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‘When we move, we’ll have a full-size tree’: the cladding scandal at Christmas

Leaseholders are facing another Christmas trapped in unsafe flats

‘When we move, we’ll have a full-size tree’: the cladding scandal at Christmas

With rising Covid cases and possible new restrictions on the way, this Christmas has a grey cloud hanging over it for all of us. But for leaseholders affected by the cladding scandal, that cloud is even darker.

After a year of campaigning for a solution that doesn’t leave them on the hook for cladding-related costs, leaseholders are facing another Christmas trapped in unsafe flats with unaffordable bills on their doorsteps.

In November, housing secretary Michael Gove said he’d update the House ‘shortly’ on ‘a series of measures’ to help leaseholders, but so far he’s made no announcement. Parliament’s session has now ended, leaving leaseholders waiting once again.

Here, Which? talks to an affected leaseholder about how their circumstances have impacted the festive season, and looks at what could be on the way for leaseholders next year.


‘When we move, we’ll have a full-size Christmas tree’

Every winter, for the four years since she moved into her one-bed flat in Chelmsford, Zoe Bartley has wanted a real Christmas tree.

‘When we move, we’ll have a full-size Christmas tree. That’s what I’ve said every year since I’ve lived in this flat,’ she told Which?. ‘The past four years we’ve had a small tabletop tree.’

Zoe Bartley and her four-month-old baby
Zoe Bartley and her four-month-old baby

Zoe was meant to move last year. She had a sale ready to go until she found out she’d need an EWS1 building safety examination first. Her building received a B2 rating, meaning it needs remediation. It also makes it near impossible for her to sell the flat.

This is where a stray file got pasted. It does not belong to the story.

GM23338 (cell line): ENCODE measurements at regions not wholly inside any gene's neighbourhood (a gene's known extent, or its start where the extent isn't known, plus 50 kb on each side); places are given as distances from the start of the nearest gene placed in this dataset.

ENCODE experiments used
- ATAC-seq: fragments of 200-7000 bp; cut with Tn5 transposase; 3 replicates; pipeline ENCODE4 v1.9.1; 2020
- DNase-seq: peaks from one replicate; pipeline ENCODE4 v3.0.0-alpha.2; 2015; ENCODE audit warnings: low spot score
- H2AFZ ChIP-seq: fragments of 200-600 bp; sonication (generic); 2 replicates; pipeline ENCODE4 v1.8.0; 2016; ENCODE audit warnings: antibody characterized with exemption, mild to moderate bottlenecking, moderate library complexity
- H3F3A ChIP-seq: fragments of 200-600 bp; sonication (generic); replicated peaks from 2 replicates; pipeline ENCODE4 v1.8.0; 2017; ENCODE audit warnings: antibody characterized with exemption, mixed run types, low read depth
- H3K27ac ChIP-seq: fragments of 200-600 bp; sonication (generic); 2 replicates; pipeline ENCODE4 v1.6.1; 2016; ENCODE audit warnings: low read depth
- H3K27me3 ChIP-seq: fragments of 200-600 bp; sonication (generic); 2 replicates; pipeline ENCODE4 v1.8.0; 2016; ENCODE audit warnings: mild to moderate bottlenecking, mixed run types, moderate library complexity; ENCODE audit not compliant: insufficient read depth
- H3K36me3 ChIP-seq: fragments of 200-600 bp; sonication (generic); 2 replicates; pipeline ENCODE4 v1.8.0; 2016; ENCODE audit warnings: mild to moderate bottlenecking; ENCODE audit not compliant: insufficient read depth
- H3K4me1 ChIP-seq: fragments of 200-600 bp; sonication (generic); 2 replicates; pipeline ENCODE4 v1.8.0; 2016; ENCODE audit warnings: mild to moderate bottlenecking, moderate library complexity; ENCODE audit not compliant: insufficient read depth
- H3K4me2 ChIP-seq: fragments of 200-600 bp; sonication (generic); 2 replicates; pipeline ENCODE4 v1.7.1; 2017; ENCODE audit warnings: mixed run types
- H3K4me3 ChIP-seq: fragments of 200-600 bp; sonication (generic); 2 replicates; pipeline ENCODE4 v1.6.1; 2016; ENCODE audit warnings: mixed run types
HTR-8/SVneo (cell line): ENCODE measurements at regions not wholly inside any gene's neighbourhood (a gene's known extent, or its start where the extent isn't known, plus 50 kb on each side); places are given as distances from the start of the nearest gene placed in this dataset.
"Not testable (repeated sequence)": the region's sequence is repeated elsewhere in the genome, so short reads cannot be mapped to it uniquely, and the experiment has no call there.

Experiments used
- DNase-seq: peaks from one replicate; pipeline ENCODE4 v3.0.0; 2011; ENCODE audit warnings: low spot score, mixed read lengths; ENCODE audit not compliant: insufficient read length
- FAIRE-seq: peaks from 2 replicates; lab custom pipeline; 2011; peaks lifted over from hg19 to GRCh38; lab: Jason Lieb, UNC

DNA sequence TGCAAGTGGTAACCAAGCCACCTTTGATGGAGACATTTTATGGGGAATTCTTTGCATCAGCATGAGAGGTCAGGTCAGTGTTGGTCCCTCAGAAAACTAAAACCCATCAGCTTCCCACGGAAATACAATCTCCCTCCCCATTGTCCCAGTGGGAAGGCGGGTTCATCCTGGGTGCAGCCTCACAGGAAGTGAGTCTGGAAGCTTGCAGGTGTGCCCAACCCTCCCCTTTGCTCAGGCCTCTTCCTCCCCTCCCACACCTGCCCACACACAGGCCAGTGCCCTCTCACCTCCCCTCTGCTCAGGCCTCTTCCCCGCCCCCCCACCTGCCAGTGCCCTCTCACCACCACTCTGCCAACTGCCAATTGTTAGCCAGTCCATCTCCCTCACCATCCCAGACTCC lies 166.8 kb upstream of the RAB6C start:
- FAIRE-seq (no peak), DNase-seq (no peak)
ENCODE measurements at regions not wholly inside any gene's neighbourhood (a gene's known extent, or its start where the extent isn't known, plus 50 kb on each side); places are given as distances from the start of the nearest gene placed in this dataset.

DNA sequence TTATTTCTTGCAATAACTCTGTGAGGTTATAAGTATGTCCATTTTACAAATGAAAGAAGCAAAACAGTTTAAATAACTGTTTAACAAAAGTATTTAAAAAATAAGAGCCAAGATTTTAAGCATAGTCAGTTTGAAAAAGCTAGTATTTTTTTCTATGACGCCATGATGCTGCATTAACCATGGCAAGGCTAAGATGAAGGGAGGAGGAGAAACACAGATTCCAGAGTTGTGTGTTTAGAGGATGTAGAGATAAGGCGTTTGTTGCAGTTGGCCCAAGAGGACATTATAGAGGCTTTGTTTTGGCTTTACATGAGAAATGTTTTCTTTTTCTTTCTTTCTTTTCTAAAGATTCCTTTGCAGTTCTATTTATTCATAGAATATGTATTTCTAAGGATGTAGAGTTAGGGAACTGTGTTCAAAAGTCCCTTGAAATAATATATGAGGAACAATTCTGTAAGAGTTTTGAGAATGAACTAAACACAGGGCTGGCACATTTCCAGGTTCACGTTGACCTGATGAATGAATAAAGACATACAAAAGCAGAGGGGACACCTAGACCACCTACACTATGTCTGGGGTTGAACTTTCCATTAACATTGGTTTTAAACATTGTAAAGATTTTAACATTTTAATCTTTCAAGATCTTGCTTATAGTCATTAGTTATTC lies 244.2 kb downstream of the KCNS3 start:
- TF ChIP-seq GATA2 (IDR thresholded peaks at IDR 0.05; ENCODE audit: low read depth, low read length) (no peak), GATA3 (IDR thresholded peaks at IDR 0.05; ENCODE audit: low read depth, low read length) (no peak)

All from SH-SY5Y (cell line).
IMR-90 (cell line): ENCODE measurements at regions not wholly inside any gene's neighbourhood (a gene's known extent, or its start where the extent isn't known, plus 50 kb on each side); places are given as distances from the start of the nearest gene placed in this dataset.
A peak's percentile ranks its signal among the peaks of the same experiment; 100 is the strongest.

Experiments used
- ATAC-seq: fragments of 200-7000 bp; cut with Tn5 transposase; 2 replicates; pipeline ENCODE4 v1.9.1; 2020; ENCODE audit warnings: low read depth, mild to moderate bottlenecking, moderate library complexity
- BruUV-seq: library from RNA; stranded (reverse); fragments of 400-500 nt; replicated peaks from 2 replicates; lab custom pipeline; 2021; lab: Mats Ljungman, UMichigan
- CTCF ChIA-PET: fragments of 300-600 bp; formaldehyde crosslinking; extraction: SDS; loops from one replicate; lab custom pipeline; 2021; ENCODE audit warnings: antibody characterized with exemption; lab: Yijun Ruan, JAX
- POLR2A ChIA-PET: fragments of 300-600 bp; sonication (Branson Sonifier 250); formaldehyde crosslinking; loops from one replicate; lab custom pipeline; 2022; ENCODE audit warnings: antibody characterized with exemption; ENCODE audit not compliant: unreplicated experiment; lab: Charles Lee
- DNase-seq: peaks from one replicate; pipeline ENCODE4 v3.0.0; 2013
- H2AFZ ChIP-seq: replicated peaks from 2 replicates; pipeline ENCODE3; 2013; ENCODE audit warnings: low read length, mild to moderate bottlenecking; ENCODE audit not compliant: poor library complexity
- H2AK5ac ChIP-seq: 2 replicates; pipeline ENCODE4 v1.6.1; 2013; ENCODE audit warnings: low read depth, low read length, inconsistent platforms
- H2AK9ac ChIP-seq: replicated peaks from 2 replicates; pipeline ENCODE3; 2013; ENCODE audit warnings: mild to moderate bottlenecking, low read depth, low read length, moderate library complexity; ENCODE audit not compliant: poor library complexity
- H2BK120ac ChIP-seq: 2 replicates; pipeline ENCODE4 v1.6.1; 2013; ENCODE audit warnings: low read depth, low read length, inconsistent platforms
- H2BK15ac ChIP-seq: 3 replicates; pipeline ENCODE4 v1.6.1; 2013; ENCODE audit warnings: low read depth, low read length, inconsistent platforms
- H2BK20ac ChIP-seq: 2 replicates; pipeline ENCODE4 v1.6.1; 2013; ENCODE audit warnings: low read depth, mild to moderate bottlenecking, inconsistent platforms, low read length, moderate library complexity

‘Since then we’ve just been waiting and waiting and waiting for them to give us information on how much it’s going to cost, when the work’s going to take place, exactly what works are needed. They don’t really give us much information.’

Zoe owns 30% of her flat through shared ownership, but she knows she could be charged the full cost of remediation if her developer doesn’t pay. Since her building is under 18 metres, it doesn’t qualify for government funding.

‘What if there were a fire and I’ve got a dog, a cat and a baby to try and get out of a flat?’

Zoe’s currently on maternity leave with a four-month-old baby. She told Which? she needs to move not just to accommodate this newborn, but also to have more room for when her partner’s two children from a previous relationship come and visit. They live in Wales, so it’s better if they can stay for longer periods.

As for whether she feels unsafe, Zoe says her proximity to fire exits does reassure her. ‘But we don’t really know the extent of it. I try not to think about the extent of it. What if there were a fire and I’ve got a dog, a cat and a baby to try and get out of a flat?’

Despite all this, Zoe wasn’t going to put off her dream of having a real Christmas tree any longer.

‘This year I put my foot down and said, “No I’m having my Christmas tree; I’m not putting this off another year.” So last weekend we had to take apart our dining table, put it in the back of our car, and make two or three trips to my mum’s house so we would have space for our Christmas tree.’

‘We put up our Christmas tree last weekend, and I’m happy I’ve actually got one. But it’s almost a bit bittersweet. I’m really glad I’m not letting them take that experience away from me anymore. But at the same time, it’s not the same as being in a house. It’s just not exactly what I’ve always pictured.’

Zoe's Christmas tree along with baby and pets
Zoe had to take apart her dining table, to make space for the Christmas tree in her flat

Is more help for leaseholders on the way in 2022?

Michael Gove was appointed Secretary of State for Levelling Up, Housing and Communities in September. Since then, he has said that leaseholders shouldn’t have to pay to fix unsafe buildings.

Gove paused work on a potential financing scheme, which many leaseholders likened to forced loans, that was announced by his predecessor.

‘I’m still unhappy with the principle of leaseholders having to pay at all,’ he told the Housing, Communities and Local Government Committee in early November. ‘No matter how effective a scheme might be in capping their costs or not hitting them too hard at any one time. My question is, why do they have to pay at all?’

But Gove hasn’t followed up with further measures to help leaseholders. This means that no additional funding has been put forward to pay for remediation, and building owners are still able to pass costs onto leaseholders if they wish.

Gove did say he would reveal a ‘series of measures’ to help fix the crisis ‘shortly’ at the end of November. But there has been no update on this since then.

Which? has approached the Ministry of Levelling Up, Housing and Communities for comment.

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